It was the dumpling section of the book which had me hooked the minute I flicked to it. I have a weakness for Chinese dumplings, doesn't everyone?! but the thought of making them on a Thursday night after work was a little intimidating so I'll admit it, I went for an easier looking, midweek option rather then some of the other more complicated dishes in this cookbook. The other section of the book which I was drawn to was the noodles and rice chapter, any type of fried noodles or rice and I'm done. I decided to make the Shanghai stir-fried chunky noodles as it can be a stand alone dish or part of a banquet style dinner, plus the ingredients weren't too obscure and no random vegetables I'd never heard of so I jumped at it almost instantly.
My first tip if you're going to make this dish or in fact any of the dishes that require stir-frying in this book, get a wok. I don't have one and I kind of struggled. The pot I used had noodles sticking to the bottom instantly and needed soaking for a good 48 hours after. My second piece of advice when making this dish is get the wok stupidly hot! Do not use your crock pot like me and have it over a medium flame. I felt like I was having a work out trying to toss the noodles and get to the the bottom of the pan to stop the sticking.
Apart from my pan troubles, the flavour of these noodles with strips of lean pork dotted throughout and crunchy pakchoi was delicious. It was salty and comforting and the vegetables added a lovely freshness to the whole dish, it was moorish. I could have eaten the whole pot myself in one sitting if my stomach had allowed it. Normally when I make a throw-everything-in-a-pot-stir-fry I make them a little heavier on the vegetables but what I've come to realise is that Chinese cooking is a lot about sharing a variety of dishes so I think a vegetable dish on the side would be a perfect combo to these noodles.
I can't wait to get stuck into the other recipes in this book and even plan a banquet style dinner party... might need to tell people to byo a chair but it'd be worth it to try some of the other dishes. A trip to the asian fruit and veg store might need to happen first and maybe even bring the cookbook along with me so I can ask for help. With some of the ingredients I wouldn't even know where to start but there is nothing wrong with a challenge now and then for a delicious dinner.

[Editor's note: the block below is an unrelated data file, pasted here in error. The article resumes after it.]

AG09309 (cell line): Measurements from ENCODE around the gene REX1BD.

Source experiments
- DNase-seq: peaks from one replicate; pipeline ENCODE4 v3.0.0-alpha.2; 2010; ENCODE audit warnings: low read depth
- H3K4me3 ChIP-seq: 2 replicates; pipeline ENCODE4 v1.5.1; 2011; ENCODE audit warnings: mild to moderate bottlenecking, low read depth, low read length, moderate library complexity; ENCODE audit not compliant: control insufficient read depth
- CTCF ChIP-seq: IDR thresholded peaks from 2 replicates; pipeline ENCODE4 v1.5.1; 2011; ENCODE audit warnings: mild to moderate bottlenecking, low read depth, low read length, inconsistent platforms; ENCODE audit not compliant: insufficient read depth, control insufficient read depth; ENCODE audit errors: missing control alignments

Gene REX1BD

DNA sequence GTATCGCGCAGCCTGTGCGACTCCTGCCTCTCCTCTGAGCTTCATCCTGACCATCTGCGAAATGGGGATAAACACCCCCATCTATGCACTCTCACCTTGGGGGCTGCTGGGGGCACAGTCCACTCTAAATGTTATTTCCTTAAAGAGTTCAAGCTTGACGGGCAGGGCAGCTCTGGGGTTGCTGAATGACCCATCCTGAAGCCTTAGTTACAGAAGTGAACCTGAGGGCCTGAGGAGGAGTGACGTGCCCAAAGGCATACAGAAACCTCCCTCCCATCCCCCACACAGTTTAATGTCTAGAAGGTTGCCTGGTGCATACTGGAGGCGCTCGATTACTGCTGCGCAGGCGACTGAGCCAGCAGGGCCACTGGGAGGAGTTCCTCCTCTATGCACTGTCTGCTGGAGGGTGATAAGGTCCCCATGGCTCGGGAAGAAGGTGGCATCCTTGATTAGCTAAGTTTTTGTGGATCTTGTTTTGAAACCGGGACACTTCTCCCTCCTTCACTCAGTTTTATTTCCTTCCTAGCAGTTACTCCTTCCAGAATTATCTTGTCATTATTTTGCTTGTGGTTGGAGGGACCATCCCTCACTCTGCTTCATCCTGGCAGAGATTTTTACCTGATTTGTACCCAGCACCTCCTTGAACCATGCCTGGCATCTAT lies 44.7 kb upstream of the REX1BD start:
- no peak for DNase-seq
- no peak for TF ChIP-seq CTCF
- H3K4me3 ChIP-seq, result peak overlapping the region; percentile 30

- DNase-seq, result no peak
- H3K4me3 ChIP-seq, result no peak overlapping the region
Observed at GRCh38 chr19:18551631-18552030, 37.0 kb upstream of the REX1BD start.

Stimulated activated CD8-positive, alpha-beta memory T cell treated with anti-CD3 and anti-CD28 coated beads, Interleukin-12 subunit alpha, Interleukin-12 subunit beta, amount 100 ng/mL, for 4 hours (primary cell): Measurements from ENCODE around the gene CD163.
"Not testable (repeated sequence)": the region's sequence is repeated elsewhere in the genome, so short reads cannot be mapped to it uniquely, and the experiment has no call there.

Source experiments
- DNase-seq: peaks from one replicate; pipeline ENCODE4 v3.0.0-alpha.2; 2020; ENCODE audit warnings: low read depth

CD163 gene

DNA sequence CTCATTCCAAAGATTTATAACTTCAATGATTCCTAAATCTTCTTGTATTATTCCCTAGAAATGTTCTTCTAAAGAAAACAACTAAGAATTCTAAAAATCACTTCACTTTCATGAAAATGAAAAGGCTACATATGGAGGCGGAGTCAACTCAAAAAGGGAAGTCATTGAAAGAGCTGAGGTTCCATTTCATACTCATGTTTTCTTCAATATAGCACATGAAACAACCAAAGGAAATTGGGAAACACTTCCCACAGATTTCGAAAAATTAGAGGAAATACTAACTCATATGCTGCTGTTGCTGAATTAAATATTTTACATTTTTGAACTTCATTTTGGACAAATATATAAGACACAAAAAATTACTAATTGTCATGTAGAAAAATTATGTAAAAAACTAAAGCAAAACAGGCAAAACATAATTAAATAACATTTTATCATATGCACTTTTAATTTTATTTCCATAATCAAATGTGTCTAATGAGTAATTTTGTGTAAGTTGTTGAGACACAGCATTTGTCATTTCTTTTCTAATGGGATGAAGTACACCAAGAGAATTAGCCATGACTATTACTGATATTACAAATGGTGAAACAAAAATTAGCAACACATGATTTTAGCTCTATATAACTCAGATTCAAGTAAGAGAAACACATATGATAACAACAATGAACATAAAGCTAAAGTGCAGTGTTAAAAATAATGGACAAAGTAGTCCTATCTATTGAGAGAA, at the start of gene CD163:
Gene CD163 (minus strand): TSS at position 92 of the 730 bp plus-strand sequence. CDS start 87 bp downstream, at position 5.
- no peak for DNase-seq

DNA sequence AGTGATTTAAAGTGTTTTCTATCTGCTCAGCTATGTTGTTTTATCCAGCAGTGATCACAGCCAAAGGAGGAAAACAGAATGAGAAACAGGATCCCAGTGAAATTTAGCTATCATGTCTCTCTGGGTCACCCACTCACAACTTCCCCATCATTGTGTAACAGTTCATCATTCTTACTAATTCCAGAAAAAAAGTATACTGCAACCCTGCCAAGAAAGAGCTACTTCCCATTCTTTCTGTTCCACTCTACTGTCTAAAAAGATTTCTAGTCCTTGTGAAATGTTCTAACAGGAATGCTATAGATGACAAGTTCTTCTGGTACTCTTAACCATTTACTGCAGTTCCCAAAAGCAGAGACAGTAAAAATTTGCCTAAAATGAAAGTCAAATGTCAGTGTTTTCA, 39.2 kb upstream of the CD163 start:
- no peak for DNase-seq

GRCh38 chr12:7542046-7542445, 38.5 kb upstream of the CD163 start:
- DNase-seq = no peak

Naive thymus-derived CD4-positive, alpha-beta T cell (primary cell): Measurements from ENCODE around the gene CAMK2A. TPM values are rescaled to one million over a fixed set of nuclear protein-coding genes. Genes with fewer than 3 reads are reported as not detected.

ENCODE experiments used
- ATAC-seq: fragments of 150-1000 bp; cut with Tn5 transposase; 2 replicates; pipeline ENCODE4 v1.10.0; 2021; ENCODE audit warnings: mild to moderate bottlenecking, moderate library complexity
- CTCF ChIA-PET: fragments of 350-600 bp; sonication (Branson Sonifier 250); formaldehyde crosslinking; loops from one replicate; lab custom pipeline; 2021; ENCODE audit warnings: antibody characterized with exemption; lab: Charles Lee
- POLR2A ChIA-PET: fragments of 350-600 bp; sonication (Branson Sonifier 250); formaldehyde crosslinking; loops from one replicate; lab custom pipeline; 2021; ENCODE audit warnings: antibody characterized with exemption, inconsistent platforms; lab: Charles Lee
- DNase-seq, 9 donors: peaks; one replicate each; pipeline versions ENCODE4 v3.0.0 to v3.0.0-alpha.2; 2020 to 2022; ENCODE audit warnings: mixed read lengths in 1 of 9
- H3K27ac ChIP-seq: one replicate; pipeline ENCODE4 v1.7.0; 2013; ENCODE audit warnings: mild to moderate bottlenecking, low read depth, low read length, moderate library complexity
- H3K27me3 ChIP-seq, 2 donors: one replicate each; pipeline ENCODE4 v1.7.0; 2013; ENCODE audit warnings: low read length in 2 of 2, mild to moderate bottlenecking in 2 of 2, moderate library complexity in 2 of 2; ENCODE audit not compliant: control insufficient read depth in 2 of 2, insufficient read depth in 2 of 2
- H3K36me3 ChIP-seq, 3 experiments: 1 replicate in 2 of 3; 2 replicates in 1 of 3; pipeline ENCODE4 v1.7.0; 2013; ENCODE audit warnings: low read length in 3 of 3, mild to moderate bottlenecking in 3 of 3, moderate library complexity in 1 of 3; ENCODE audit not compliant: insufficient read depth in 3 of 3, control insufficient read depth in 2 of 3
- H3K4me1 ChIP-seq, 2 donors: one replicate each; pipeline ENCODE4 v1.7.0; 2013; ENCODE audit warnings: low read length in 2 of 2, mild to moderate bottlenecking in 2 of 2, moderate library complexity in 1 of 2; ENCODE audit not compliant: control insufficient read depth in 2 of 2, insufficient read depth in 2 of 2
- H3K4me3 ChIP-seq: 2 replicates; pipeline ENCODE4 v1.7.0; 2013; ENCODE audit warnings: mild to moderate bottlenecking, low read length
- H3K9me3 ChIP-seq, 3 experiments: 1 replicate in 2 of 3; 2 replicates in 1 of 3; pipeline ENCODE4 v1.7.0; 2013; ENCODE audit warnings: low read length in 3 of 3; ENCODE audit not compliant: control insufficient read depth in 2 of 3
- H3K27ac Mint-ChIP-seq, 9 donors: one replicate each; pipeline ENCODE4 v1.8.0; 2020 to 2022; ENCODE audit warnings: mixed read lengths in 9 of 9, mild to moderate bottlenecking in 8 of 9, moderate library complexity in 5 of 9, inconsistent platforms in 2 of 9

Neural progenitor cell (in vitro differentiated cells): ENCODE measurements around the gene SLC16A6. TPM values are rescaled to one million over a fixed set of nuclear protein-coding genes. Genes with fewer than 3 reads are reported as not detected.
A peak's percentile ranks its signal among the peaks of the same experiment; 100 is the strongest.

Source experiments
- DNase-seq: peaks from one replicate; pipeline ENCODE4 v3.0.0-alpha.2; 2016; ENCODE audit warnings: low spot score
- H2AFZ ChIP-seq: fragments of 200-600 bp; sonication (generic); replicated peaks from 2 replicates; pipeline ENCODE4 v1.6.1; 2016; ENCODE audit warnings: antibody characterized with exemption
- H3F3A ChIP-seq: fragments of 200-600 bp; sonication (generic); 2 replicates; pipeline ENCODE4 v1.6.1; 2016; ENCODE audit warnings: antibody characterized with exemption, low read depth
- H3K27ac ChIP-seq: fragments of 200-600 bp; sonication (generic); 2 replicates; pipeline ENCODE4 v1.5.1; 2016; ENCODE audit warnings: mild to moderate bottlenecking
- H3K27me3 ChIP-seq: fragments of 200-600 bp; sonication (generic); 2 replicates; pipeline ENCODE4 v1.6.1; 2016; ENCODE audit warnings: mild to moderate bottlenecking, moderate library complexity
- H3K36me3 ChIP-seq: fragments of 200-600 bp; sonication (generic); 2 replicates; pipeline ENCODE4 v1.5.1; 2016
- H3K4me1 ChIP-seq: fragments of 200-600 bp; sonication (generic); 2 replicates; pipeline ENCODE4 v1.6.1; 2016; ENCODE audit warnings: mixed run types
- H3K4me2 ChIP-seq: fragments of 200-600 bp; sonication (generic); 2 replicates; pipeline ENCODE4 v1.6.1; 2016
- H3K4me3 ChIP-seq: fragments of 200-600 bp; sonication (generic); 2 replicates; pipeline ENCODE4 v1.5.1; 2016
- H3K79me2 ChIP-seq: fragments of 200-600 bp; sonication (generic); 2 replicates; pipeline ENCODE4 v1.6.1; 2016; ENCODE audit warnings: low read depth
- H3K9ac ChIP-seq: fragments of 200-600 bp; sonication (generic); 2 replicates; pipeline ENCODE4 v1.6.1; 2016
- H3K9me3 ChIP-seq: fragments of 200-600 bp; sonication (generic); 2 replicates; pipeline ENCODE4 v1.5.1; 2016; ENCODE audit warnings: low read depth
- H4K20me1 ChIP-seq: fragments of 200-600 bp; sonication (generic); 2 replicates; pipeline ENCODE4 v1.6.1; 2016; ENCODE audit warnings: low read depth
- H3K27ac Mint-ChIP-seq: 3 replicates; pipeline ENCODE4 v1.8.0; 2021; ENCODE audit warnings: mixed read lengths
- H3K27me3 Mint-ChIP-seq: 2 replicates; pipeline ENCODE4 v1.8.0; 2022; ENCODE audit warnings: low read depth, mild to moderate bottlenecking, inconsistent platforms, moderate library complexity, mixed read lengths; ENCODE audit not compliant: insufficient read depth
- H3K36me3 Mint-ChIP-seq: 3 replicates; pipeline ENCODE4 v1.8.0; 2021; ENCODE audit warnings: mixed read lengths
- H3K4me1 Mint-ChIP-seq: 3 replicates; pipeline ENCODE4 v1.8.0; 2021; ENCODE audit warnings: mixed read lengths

by Fuchsia Dunlop from 'Land of Fish and Rice'
Shanghai stir-fried chunky noodles
100g lean pork
425g fresh Shanghai noodles or Japanese udon
2 1/2 tablespoons cooking oil
200g baby green pakchoi or 2 large handfuls of spinach (I used regular pakchoi)
1 1/2 teaspoons dark soy sauce
1 tablespoon light soy sauce
ground white pepper
for the marinade:
1/2 teaspoon light soy sauce
1/2 tablespoon Shaoxing wine (Chinese cooking wine)
2 teaspoons potato starch (potato flour)
1 tablespoon beaten egg or 1 tablespoon cold water
- Cut the pork evenly into thin slices, then into slivers. Add the marinade ingredients and mix well.
- Bring a pan of water to the boil. Add the noodles and cook for 2 minutes (fresh shanghai and udon are half-cooked when you buy them which is why this doesn't take long) or if using dried noodle, according to packet instructions. Turn the cooked noodles into a colander and cool under the cold tap. Shake them dry. Drip over 1/2 tablespoon oil and stir in thoroughly to prevent sticking.
- Heat 1 tablespoon of the oil in a seasoned wok over a high flame. Add the pork strips and stir-fry swiftly to separate them. When they are just cooked, remove from the wok and set aside.
- Clean and re-season the wok if necessary, then return it to a light flame with the remaining oil. Add the noodles and stir-fry until piping hot (if you used regular pakchoi, add it with the noodles), adding both soy sauces and seasoning well with sale and ground white pepper. Add the baby pakchoi or spinach and continue to stir-fry until just wilted. Finally, stir in the pork. Serve.
Land of Fish and Rice by Fuchsia Dunlop is published by Bloomsbury Publishing, August 2016 (RRP $49.99).